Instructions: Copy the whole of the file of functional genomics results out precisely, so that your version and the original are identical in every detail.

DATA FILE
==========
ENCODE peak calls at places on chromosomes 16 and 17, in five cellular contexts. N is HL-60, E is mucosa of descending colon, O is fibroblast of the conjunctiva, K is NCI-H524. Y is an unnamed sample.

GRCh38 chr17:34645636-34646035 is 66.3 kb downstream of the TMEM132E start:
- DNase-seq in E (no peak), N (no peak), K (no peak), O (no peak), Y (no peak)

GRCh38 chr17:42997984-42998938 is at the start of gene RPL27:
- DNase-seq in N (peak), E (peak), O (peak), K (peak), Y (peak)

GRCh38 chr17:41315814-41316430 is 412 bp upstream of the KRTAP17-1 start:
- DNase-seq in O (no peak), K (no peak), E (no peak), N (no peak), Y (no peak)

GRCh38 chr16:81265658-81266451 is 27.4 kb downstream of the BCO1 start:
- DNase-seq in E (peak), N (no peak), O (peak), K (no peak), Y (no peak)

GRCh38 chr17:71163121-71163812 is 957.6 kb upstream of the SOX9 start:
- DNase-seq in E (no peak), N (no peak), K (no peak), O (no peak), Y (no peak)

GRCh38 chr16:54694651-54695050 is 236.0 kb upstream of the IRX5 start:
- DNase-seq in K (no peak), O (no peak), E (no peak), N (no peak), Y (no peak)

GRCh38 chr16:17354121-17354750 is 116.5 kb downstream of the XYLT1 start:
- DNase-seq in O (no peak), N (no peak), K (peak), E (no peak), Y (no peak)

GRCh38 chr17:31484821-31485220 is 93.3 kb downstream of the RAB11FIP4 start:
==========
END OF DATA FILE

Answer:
ENCODE peak calls at places on chromosomes 16 and 17, in five cellular contexts. N is HL-60, E is mucosa of descending colon, O is fibroblast of the conjunctiva, K is NCI-H524. Y is an unnamed sample.

GRCh38 chr17:34645636-34646035 is 66.3 kb downstream of the TMEM132E start:
- DNase-seq in E (no peak), N (no peak), K (no peak), O (no peak), Y (no peak)

GRCh38 chr17:42997984-42998938 is at the start of gene RPL27:
- DNase-seq in N (peak), E (peak), O (peak), K (peak), Y (peak)

GRCh38 chr17:41315814-41316430 is 412 bp upstream of the KRTAP17-1 start:
- DNase-seq in O (no peak), K (no peak), E (no peak), N (no peak), Y (no peak)

GRCh38 chr16:81265658-81266451 is 27.4 kb downstream of the BCO1 start:
- DNase-seq in E (peak), N (no peak), O (peak), K (no peak), Y (no peak)

GRCh38 chr17:71163121-71163812 is 957.6 kb upstream of the SOX9 start:
- DNase-seq in E (no peak), N (no peak), K (no peak), O (no peak), Y (no peak)

GRCh38 chr16:54694651-54695050 is 236.0 kb upstream of the IRX5 start:
- DNase-seq in K (no peak), O (no peak), E (no peak), N (no peak), Y (no peak)

GRCh38 chr16:17354121-17354750 is 116.5 kb downstream of the XYLT1 start:
- DNase-seq in O (no peak), N (no peak), K (peak), E (no peak), Y (no peak)

GRCh38 chr17:31484821-31485220 is 93.3 kb downstream of the RAB11FIP4 start: